“There are so many benefits that come to the child’s development through sport,” Isanhart said. “We’ll be tracking the benefits to all the kids who are playing together and forging friendships between kids.”

CRS’ ultimate goal is to empower communities to organize inclusive sports clubs, Isanhart said. The provinces that hosted the June events procured more than $800 in donations from members of the community.

“It was really great to see the buy-in of so many stakeholders from within the community to support these kids to have the opportunity to play and build their friendships through organized sport,” Isanhart said.  

For Keane, CRS’ program for the disabled in Vietnam is one of the most life-changing programs she has seen in her more than a decade with the Catholic aid agency.

“In Vietnam, it (having a disabled child) is still truly very much still a stigma and so often parents don’t go and get help for their children...and that early intervention is so important,” she said.

“I think for us - for CRS - it’s really about ensuring that all human beings have a life that has value and that the most vulnerable are not left behind. There’s still a lot of work to be done … we are making progress on de-stigmatizing life for people with disabilities but there’s still a ways to go.”

 

This article was originally published on CNA July 27, 2018.

NY archdiocese issued suitability letter for priest under abuse investigation

Fri, 12/28/2018 - 19:39

New York City, N.Y., Dec 28, 2018 / 05:39 pm (CNA).- The Archdiocese of New York told a California college this month that a local priest had never been accused of sexual abuse, even while the priest was being investigated by the archdiocese for several abuse charges. An administrator at the college called the letter “a lie,” and said she can no longer trust assurances from the archdiocese.

On Dec. 4, the New York archdiocese issued a letter stating “without qualification” that Fr. Donald Timone had “never been accused of any act of sexual abuse or misconduct involving a minor.”

In fact the archdiocese first received in 2003 an allegation that the priest had sexually abused minors, and it reached settlements with alleged victims in 2017.

The archdiocesan letter was received Dec. 13 by John Paul the Great University in Escondido, California, where Timone served. According to the university, the letter was not rescinded until after university officials contacted the Archdiocese of New York, following a Dec. 20 New York Times report on the history of allegations against Timone.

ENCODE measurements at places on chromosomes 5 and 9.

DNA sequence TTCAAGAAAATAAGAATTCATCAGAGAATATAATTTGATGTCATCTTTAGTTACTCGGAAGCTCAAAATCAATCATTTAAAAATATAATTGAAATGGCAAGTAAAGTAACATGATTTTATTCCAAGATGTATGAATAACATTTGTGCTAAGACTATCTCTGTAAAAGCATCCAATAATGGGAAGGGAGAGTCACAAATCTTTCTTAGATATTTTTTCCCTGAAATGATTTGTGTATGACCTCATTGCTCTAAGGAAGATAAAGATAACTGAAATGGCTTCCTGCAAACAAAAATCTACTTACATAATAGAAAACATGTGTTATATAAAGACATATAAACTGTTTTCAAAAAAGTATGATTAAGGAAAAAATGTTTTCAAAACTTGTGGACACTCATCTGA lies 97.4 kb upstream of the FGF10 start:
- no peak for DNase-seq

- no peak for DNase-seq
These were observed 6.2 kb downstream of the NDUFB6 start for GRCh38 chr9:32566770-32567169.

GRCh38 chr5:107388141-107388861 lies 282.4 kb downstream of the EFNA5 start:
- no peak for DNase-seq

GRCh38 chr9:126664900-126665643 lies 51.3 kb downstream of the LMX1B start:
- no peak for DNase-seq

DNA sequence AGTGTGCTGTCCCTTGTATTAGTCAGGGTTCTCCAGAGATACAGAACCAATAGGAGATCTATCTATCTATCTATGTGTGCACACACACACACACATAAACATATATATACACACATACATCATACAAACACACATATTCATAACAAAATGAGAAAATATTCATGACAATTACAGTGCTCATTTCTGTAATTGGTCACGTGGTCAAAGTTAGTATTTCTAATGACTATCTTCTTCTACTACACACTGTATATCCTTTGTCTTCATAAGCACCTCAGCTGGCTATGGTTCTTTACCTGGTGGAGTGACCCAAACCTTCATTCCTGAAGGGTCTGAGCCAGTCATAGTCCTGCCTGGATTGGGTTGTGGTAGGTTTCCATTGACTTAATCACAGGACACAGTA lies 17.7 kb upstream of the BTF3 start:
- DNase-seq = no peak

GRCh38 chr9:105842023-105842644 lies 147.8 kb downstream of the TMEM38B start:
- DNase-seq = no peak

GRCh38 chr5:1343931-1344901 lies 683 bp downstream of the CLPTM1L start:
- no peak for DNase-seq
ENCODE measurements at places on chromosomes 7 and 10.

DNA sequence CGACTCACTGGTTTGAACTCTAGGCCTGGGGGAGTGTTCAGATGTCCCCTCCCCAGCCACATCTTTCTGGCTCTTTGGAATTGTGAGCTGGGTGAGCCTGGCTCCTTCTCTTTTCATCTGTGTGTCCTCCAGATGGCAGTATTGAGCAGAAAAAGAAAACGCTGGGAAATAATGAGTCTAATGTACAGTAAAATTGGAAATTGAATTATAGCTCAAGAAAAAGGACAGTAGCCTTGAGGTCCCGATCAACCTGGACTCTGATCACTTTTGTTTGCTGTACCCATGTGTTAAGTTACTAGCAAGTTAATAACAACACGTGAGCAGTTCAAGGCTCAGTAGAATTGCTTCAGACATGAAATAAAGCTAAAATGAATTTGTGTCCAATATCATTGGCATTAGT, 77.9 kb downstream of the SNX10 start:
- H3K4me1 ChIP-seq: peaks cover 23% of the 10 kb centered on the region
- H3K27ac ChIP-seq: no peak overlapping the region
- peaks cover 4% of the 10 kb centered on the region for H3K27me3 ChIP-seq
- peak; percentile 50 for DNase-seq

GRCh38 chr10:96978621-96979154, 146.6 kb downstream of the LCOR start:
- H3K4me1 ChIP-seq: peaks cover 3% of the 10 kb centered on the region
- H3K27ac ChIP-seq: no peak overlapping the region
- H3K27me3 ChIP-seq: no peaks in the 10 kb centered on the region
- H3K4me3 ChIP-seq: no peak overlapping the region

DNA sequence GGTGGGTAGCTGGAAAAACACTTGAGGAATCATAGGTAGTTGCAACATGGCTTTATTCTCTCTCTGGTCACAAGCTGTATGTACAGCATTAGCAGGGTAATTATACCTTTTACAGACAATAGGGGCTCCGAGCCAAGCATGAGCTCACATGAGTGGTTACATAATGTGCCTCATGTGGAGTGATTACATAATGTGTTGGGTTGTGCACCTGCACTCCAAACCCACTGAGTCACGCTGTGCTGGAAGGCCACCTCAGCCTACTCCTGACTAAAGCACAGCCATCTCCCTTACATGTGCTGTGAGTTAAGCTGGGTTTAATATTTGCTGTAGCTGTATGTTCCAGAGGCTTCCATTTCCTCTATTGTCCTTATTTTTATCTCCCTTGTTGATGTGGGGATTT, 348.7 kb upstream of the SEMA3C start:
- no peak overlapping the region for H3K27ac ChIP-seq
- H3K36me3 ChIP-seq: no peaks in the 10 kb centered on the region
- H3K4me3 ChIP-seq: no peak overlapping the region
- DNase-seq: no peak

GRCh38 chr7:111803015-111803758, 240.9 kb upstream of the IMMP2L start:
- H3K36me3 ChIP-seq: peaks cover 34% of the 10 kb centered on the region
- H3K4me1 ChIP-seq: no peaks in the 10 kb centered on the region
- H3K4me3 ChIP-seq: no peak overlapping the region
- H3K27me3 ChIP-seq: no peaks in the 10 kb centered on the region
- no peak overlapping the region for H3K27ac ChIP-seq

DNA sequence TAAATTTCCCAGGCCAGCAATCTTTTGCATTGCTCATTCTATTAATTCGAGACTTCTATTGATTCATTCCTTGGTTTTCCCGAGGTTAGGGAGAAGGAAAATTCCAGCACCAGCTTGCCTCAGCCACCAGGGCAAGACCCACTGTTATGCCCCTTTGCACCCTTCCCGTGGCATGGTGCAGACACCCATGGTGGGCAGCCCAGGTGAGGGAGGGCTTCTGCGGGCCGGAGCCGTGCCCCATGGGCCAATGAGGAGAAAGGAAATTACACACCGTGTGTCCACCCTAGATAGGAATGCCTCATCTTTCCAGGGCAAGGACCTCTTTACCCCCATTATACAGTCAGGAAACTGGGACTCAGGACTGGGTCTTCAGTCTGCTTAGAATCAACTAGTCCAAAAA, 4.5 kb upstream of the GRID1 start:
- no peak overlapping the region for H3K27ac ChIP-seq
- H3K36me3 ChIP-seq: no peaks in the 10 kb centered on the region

Allegations were first made against Timone in 2003 but they were dismissed as “unsubstantiated” by the archdiocese following an investigation by the archdiocesan review board. New allegations were made against the priest during a 2017 investigation by the Independent Reconciliation and Compensation Program of the Archdiocese of New York.

Last week, a spokesman for the Archdiocese of New York told CNA that the archdiocesan review board had reopened its formal investigation into Timone in early autumn 2018.

The officially retired priest, still active at the university and in other contexts, was removed from ministry Dec. 21, according to the New York Times.

Timone has served for the last decade as a visiting priest at the university during the winter and summer terms. His duties included saying Mass and hearing confessions. He taught a class during the summer term of 2018 and was scheduled to lead a seminar in the coming term.

University Vice President for Administration Lidy Connolly told CNA that she was “thrown for a loop” when she heard about the allegations against Timone.

“Fr. Timone has been coming here for more than a decade and New York never told us anything about [the allegations] against him,” Connolly said.

Letters of suitability are issued by dioceses around the world for priests traveling outside of their home dioceses. They have assumed a far greater importance in recent decades, especially in the United States, following the sexual abuse scandals of the last twenty years.